Translated from the Portuguese by Eric M. B. Becker
Euridice is bright and ambitious. But this is Brazil in the 1940s, and society expects her to be a loving wife and mother. While Antenor is busy congratulating himself on his excellent catch, Euridice spends her spends her humdrum days ironing his shirts and removing the lumps of onion from his food, dreaming of the success she could have made of herself – as a writer, dressmaker or culinary whizz – in another life.
Her free-spirited sister Guida, on the other hand, is the kind of person who was ‘born knowing everything’. When she returns from her failed elopement with stories of heartbreak and loss, the lives of Euridice and her husband are thrown into confusion, with disastrous consequences.
The Invisible Life of Euridice Gusmao is a darkly comic debut, bursting with vibrant Brazilian spirit and unforgettable characters – a jubilant novel about the emancipation of women, perfect for fans of Maria Semple’s Today Will Be Different and Elizabeth Strout’s My Name Is Lucy Barton.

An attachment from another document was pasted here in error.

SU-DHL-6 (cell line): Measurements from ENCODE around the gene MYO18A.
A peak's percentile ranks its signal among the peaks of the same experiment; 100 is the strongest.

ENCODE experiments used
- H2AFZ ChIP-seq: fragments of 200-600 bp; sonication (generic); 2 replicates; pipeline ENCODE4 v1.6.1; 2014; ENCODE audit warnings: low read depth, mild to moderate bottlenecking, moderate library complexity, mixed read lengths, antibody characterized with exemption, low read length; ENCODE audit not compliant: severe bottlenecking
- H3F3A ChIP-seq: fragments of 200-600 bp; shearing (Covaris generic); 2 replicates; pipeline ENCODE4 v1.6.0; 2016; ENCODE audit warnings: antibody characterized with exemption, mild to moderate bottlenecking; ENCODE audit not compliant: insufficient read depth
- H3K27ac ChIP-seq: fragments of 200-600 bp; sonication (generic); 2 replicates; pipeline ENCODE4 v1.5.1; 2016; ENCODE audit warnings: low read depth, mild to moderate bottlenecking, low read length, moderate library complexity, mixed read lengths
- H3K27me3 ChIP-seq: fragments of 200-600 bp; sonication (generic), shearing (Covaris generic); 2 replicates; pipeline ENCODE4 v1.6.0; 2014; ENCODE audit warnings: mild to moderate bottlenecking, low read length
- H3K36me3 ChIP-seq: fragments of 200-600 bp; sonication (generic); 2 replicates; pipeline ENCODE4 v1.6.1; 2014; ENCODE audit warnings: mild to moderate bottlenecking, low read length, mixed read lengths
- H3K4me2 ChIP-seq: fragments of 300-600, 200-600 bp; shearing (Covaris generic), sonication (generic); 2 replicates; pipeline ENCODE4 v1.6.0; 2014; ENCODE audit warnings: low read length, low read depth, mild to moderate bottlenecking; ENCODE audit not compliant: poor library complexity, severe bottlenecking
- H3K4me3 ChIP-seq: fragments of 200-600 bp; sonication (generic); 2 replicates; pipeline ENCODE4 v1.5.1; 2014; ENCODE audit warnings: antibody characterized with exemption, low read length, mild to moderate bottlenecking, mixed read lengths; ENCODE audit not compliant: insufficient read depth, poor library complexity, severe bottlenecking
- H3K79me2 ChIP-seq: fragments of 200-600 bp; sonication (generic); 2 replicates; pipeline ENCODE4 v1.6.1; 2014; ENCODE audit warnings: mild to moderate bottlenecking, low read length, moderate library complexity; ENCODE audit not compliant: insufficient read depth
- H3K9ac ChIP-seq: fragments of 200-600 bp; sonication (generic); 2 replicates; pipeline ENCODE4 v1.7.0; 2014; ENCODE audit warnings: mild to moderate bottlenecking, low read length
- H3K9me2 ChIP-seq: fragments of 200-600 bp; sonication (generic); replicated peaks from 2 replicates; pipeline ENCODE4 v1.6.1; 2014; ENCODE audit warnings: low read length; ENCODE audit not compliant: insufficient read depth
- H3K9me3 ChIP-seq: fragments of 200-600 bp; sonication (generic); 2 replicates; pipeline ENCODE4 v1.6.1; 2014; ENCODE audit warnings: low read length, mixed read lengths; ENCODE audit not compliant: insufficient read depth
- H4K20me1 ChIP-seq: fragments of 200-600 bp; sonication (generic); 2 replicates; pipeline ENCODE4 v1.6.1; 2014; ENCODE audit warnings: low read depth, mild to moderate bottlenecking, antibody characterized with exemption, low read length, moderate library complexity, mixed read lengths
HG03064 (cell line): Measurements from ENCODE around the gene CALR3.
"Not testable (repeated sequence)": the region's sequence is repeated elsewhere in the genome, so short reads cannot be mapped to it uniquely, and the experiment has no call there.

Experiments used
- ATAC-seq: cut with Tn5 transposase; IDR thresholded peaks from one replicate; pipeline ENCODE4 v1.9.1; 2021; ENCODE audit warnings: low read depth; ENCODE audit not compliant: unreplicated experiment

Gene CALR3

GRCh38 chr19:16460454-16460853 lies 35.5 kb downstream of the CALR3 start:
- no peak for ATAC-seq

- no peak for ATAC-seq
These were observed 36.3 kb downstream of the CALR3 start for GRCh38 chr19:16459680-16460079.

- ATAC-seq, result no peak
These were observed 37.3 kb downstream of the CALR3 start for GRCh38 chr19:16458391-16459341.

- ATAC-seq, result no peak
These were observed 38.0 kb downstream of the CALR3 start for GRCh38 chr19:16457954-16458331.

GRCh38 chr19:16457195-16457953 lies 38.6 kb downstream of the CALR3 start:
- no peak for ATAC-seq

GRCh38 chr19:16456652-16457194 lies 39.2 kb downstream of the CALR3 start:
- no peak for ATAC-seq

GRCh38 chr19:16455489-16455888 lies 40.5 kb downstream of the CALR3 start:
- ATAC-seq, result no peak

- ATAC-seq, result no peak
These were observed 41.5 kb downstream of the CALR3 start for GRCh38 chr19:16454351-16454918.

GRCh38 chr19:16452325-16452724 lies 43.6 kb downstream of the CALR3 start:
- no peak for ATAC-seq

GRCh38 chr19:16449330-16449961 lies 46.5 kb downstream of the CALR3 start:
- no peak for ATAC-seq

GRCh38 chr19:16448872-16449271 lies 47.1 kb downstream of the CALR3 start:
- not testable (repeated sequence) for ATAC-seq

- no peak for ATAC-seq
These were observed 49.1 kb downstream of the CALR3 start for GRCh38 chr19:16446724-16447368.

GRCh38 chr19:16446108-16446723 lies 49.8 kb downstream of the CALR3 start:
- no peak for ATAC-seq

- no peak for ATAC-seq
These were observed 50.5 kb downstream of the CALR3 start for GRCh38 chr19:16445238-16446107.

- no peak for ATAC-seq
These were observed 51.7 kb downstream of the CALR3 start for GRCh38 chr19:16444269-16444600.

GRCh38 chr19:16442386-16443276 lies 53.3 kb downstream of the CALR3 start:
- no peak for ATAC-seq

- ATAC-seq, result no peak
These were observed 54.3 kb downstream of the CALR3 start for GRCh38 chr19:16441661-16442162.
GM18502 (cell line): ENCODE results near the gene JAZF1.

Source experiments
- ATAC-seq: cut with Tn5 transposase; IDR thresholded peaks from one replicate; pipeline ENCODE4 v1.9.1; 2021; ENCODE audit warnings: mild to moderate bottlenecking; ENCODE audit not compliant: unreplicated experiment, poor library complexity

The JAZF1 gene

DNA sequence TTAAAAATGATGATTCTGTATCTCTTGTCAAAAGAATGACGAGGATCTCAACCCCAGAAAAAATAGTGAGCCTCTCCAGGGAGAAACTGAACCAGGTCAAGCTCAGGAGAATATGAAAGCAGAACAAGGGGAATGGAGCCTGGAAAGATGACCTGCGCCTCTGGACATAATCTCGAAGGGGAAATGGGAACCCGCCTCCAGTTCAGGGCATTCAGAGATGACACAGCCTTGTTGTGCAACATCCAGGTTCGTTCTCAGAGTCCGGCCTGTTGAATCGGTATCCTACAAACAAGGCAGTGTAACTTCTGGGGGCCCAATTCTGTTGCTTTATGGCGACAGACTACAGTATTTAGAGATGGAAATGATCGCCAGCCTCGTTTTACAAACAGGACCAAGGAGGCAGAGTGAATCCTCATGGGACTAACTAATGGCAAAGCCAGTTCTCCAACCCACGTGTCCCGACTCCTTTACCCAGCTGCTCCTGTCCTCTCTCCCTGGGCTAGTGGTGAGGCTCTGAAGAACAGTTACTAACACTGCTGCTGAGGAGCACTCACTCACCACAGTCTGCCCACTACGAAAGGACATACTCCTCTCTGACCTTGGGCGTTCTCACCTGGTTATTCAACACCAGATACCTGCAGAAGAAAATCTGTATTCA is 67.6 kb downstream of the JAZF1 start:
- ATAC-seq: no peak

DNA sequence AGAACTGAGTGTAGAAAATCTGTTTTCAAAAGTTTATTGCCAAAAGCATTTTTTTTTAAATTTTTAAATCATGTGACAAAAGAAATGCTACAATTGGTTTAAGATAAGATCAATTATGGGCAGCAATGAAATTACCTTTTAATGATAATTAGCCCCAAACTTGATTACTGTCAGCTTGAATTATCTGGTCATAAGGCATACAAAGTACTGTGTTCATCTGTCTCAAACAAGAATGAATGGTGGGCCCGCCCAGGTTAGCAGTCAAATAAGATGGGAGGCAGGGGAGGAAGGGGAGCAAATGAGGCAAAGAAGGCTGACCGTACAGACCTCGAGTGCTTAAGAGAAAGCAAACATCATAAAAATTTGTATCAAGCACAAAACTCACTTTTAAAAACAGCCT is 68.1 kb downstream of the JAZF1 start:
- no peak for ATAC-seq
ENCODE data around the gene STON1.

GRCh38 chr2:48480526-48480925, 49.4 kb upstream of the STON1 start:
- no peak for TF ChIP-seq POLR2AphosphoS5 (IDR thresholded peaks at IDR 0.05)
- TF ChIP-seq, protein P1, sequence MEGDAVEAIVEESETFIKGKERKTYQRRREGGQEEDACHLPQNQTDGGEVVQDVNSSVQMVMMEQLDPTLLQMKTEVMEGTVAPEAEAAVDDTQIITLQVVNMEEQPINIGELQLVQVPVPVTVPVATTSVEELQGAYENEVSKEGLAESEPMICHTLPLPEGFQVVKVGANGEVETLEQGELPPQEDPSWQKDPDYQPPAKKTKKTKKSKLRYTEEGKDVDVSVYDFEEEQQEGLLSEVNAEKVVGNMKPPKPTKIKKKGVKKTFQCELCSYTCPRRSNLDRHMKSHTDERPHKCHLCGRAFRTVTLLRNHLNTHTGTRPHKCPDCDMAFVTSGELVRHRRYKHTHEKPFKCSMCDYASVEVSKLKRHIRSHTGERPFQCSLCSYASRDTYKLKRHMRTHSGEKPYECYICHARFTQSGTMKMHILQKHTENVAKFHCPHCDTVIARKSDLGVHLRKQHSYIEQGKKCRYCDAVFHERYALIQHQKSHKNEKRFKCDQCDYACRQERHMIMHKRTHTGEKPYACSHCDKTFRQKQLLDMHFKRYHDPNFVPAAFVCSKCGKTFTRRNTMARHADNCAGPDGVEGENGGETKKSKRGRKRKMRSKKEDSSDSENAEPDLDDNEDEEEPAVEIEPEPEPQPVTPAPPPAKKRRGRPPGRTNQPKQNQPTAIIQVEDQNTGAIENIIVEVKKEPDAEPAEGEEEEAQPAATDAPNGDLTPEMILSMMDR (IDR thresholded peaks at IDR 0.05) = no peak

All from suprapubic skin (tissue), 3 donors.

About the author
Martha Batalha studied journalism and literature in Brazil, working first as a reporter before starting her own publishing company. The Invisible Life of Euridice Gusmao is her first novel. Martha lives in Santa Monica, California, with her husband and two children.
A surprising narrative for a first book. Batala offers us a poignantly panorama of a 50s – 60s Rio de Janeiro where her characters touch us in a witty prose that compels us not to leave the book until the very ending. Remarkable accomplishment for an author’s debut. No wonder it had been translated in a few languages and also it has been sold to be a movie.